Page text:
Lab: Using a Dichroic Prism to Determine LED Construction

LEDs, or Light Emitting Diodes, are special components that give off visible light when current flows through them. Thanks to modern manufacturing techniques and clever engineering, LEDs can be made to emit almost any color! This lab will explore some of the techniques used to create these colors, and how to identify them using a dichroic cube. If you’d like to learn more about dichroic cubes and how they are awesome, we have an article for that!

Background

There are three ways to make colors with LEDs:

  1. Direct Emission: Generate colors by selecting a semiconductor that naturally emits a specific wavelength of light. Most LEDs use this technique, as it produces a very uniform color and is cheap to manufacture.
  2. Phosphor: Emits one color of light through Direct Emission, but uses a phosphor coating to produce additional colors. When light hits the phosphor, it releases light of its own. White LEDs are actually Blue LEDs with a yellow phosphor, which combine to form white light. These LEDs can produce very high quality light, as phosphors can be made to emit a broad spectrum of wavelengths.
  3. Color Mixing: Combines multiple Direct Emission LEDs to “mix” colors. This is how RGB LEDs work. These can create a wide variety of different colors (millions, even!) by varying the brightness of individual LEDs.

How different LEDs get their color

Since a dichroic cube separates light based on wavelength, we can use one to tell if our LEDs generate “direct” colors, or if they employ some kind of color mixing or phosphor.

Materials

  • Assorted LEDs (5-10 LEDs of different colors and types)
    • For best results, try to include a few white, pink, and RGB LEDs. Bonus points if you can find a few from different manufacturers
  • Lab Power Supply
    • We’ll need this to power the LEDs.
    • Optionally, you can use a battery, provided you have the proper resistor for each LED.
  • Dichroic Cube
  • Paper or other white-colored surface
    • This helps us see the reflected light better.

Procedure

  1. Place the dichroic cube in the center of your paper, with the “X” pattern facing up.
  2. Turn on the power supply and set its current limit to 10 mA.
  3. Set the power supply’s voltage to 0V.
  4. Connect an LED to the power supply, being careful to connect it in the correct polarity.
    • Most LEDs have a shorter lead or a flat spot to indicate the negative terminal. An LED will not light if it is connected in reverse (Don’t worry, you won’t hurt it as long as the current limit is set properly)
  5. Slowly increase the power supply voltage until the LED glows brightly.
    • If you have increased the voltage beyond 4 V and the LED still does not glow, it may be installed backwards.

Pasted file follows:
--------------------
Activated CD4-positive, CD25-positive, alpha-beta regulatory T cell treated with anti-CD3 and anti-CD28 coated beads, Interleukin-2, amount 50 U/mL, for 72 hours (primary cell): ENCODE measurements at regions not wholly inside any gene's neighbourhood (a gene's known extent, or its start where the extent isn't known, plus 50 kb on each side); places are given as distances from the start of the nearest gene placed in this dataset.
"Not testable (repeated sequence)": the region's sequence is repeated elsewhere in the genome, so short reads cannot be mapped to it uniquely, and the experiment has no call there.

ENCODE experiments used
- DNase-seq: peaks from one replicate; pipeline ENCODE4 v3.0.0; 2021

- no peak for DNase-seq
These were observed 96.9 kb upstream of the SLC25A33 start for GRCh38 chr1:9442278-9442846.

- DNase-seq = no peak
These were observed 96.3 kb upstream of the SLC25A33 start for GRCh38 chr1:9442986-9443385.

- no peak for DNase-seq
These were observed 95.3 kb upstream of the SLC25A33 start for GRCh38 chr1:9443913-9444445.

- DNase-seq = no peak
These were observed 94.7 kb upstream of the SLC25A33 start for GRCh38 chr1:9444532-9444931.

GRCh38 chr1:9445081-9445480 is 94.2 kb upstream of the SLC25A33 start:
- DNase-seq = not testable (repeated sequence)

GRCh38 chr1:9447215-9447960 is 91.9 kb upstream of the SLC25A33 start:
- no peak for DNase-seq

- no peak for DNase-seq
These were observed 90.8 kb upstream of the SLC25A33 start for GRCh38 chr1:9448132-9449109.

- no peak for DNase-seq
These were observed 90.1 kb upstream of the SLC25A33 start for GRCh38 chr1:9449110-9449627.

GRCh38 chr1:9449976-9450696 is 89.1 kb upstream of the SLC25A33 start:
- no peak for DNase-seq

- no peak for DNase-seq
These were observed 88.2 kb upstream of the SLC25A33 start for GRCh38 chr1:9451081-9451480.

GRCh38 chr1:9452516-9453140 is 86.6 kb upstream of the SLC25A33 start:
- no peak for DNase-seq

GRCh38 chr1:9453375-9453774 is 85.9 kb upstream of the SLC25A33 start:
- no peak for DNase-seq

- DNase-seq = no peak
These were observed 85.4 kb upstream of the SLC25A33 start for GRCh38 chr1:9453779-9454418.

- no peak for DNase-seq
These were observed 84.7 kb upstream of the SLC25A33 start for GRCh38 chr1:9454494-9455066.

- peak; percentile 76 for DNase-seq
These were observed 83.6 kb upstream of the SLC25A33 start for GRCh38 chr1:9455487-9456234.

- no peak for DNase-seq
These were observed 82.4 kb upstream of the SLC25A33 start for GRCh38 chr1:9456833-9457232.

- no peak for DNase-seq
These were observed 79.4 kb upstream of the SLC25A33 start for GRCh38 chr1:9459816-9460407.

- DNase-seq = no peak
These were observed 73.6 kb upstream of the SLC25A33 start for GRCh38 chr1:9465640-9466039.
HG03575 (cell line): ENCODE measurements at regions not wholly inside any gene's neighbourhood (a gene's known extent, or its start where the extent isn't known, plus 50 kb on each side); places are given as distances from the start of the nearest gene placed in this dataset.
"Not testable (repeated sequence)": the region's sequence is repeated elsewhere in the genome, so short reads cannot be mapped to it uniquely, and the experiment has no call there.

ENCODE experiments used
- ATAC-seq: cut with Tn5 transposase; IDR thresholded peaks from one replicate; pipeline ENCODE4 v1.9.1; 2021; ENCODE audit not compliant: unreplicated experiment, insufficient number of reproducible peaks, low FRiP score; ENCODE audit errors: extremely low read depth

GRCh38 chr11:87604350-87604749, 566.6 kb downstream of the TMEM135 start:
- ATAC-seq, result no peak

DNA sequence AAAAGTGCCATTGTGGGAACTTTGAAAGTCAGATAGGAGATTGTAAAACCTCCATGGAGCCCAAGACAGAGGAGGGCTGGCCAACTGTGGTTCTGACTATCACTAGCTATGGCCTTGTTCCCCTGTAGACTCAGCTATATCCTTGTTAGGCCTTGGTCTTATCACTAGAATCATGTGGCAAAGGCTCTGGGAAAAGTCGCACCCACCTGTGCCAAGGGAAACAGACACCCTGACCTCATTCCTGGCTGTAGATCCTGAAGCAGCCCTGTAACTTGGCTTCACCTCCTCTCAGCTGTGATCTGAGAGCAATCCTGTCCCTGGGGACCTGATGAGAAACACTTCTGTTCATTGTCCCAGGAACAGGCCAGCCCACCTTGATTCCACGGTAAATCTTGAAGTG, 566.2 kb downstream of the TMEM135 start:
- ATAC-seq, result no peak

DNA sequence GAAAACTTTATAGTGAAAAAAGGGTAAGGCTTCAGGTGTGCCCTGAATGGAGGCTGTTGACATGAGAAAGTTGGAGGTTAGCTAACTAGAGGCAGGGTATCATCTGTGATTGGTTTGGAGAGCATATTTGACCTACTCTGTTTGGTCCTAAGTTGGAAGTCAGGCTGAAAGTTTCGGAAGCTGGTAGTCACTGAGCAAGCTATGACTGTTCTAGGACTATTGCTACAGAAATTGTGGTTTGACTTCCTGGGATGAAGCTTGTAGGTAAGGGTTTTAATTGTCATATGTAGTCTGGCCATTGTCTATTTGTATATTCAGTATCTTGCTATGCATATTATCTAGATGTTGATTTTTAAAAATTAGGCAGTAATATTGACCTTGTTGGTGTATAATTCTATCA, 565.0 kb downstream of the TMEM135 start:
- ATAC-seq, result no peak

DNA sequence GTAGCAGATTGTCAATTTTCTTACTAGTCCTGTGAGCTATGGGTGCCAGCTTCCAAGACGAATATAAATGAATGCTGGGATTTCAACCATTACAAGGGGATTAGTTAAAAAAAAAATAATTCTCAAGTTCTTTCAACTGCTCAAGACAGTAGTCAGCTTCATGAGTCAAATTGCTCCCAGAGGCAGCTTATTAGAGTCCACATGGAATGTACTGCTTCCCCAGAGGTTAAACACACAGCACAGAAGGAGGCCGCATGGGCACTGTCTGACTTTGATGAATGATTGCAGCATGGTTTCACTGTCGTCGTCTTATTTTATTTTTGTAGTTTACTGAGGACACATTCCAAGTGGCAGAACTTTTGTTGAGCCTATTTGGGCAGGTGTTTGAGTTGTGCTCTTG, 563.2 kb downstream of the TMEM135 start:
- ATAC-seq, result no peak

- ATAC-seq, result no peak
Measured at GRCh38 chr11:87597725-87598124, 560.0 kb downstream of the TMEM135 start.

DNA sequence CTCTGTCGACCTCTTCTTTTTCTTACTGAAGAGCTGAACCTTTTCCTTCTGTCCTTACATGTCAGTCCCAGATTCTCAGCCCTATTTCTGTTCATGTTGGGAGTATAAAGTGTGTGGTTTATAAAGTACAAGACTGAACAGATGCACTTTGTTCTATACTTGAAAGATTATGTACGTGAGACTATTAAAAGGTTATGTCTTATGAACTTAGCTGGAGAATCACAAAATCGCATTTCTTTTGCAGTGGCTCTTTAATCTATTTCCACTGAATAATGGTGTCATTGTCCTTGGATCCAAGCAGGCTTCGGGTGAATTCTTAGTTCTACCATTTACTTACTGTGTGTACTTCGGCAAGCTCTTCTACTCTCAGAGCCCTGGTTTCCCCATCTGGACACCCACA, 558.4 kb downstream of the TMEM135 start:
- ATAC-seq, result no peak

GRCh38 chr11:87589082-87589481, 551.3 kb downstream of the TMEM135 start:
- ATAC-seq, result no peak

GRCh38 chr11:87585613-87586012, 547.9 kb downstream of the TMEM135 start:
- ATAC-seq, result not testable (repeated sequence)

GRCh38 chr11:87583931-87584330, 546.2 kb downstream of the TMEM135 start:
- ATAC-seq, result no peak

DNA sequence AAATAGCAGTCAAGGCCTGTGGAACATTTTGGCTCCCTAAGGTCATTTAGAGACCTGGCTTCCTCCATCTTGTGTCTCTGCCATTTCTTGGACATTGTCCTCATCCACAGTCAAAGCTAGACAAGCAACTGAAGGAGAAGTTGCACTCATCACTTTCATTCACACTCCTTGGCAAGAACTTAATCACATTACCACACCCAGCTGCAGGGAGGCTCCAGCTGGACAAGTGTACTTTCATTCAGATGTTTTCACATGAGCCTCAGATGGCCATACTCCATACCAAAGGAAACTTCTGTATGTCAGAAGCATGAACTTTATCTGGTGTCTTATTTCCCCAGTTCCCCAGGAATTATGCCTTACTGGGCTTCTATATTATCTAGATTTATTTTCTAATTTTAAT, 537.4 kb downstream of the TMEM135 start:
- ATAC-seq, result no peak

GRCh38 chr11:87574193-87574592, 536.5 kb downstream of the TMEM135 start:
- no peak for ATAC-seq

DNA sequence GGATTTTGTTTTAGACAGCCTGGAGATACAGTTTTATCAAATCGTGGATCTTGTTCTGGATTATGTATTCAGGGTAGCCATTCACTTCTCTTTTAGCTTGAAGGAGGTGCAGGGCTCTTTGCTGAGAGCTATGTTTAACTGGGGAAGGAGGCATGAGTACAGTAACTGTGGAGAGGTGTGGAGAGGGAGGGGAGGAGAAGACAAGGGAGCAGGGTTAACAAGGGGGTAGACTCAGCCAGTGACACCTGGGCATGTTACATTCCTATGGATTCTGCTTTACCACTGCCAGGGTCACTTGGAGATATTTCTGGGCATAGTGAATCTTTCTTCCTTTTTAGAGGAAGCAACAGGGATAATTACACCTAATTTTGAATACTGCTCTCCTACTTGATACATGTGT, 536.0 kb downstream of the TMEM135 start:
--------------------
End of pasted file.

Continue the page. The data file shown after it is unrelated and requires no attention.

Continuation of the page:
6. Point the LED at one of the faces of the dichroic cube about 5-10 mm away. You may need to angle the LED down slightly so that the light is visible on the paper.
  7. Record the light pattern that emerges from the dichroic cube, paying special attention to the colors that exit each face.
  8. Set the power supply back to 0V
  9. Repeat steps 4-8 for the remaining LEDs. Can you tell which LEDs are direct-emission types?
LED and Dichroic Cube Arrangement
Your setup should look similar to this.

Examples

Direct Emission LEDs

All of these images show LEDs that directly emit light of a single wavelength. Notice how even though the light is reflected by different amounts through each of the three sides, it’s still the same color as the incoming light.

Red LED Orange/Yellow LED Green LED Blue LED

Even works in infrared, too:

Infrared LED

Color Mixing LEDs

These images show LEDs producing color by mixing different colors of LEDs together. The most common method is to use Red, Green, and Blue LEDs in different combinations, as is the case with RGB LEDs. Notice how the light exiting each side of the cube is a different color, but they’re all distinct, solid colors. Those are from the individual Red, Green, and Blue LEDs inside.

RGB LED displaying White RGB LED displaying Yellow RGB LED displaying Magenta

Phosphor LEDs

These images show LEDs that initially emit a single color, but use phosphors to emit a second color. Most LED lighting in homes and offices use blue LEDs coated with a yellow phosphor, which mix to form white light. You can also make pink LEDs by first emitting blue light, and using a red phosphor. In fact, it’s impossible to directly emit pink light, since it doesn’t exist. So, the only way to make pink light is by either mixing colors or using a phosphor. As with a mixed-color LED, you can identify Phosphor LEDs by the different colors that come out of the dichroic cube.

White LED Pink LED

Bonus: Fun with Phosphors

You can quickly identify phosphor LEDs if you know what color the underlying LED emits. If you shine that color of light (or  onto an unpowered Phosphor LED, the phosphor will begin glowing! Check out this pink LED glowing under a blue light:

Pink LED being illuminated by a Blue LED
Even though the pink LED (right) is not connected to power, it still glows pink when a blue LED (left) shines onto its phosphor.
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jchen

About jchen

I'm a Physics and Electronics enthusiast who likes to fly quadcopters when I'm not jamming out on the keyboard.

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